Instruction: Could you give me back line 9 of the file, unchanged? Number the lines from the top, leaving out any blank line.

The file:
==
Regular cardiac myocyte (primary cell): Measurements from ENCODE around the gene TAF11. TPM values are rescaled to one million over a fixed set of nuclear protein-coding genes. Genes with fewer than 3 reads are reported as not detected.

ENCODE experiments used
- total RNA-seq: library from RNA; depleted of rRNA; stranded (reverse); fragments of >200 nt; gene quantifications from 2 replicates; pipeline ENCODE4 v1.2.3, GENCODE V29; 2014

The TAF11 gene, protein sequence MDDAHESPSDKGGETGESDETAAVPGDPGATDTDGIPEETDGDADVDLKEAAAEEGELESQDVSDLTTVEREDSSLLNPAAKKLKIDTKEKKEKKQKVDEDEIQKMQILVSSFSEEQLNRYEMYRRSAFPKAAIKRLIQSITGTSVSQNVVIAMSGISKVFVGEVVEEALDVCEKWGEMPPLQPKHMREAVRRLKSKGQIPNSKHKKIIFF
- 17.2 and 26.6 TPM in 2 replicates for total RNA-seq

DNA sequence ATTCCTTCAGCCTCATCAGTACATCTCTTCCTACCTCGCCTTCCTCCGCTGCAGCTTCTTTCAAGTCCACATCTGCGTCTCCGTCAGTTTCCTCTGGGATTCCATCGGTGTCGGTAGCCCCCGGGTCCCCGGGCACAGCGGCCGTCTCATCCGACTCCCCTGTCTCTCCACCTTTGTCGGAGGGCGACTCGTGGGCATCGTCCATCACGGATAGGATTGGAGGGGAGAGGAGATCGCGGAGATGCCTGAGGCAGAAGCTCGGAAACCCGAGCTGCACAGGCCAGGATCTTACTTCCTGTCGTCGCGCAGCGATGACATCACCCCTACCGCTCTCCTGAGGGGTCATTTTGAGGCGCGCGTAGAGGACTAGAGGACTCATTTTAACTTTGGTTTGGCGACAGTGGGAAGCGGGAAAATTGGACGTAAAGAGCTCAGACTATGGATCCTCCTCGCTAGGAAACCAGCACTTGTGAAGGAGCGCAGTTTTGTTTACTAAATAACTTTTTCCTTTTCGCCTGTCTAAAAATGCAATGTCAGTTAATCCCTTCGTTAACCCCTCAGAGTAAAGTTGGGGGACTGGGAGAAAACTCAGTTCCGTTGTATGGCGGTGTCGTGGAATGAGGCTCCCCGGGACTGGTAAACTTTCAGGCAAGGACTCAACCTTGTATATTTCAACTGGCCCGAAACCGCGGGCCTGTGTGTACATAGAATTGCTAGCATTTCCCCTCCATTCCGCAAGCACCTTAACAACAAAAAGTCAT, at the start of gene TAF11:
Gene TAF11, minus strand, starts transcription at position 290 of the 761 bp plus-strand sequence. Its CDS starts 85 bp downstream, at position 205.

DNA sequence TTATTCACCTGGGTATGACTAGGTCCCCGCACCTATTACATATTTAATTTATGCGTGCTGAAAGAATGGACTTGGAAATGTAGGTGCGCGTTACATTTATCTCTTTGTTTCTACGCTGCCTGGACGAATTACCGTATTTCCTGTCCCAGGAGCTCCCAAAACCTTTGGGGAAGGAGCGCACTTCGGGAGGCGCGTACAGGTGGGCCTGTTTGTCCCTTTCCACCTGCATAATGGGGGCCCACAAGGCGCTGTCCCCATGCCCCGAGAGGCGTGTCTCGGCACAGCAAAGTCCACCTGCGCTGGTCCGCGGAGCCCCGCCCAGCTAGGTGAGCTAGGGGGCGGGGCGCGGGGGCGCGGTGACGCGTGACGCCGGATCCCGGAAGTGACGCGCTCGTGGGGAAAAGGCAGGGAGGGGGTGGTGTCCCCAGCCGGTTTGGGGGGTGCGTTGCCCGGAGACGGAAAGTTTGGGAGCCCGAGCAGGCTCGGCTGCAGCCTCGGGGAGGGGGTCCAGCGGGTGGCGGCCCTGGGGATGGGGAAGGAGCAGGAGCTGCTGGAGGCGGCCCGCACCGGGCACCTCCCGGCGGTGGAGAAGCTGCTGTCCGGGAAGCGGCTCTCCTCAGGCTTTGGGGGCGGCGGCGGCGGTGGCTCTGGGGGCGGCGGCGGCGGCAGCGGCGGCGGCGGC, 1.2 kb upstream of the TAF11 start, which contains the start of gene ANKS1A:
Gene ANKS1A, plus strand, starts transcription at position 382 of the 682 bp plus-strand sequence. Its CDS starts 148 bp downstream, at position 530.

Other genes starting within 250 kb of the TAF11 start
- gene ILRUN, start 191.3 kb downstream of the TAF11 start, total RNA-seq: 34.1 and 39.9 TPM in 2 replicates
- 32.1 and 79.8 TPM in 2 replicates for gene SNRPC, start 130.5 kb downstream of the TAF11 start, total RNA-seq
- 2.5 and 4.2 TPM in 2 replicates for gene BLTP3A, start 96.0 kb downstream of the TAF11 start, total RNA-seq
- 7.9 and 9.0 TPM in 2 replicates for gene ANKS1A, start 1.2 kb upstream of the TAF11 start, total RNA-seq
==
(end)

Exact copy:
Gene ANKS1A, plus strand, starts transcription at position 382 of the 682 bp plus-strand sequence. Its CDS starts 148 bp downstream, at position 530.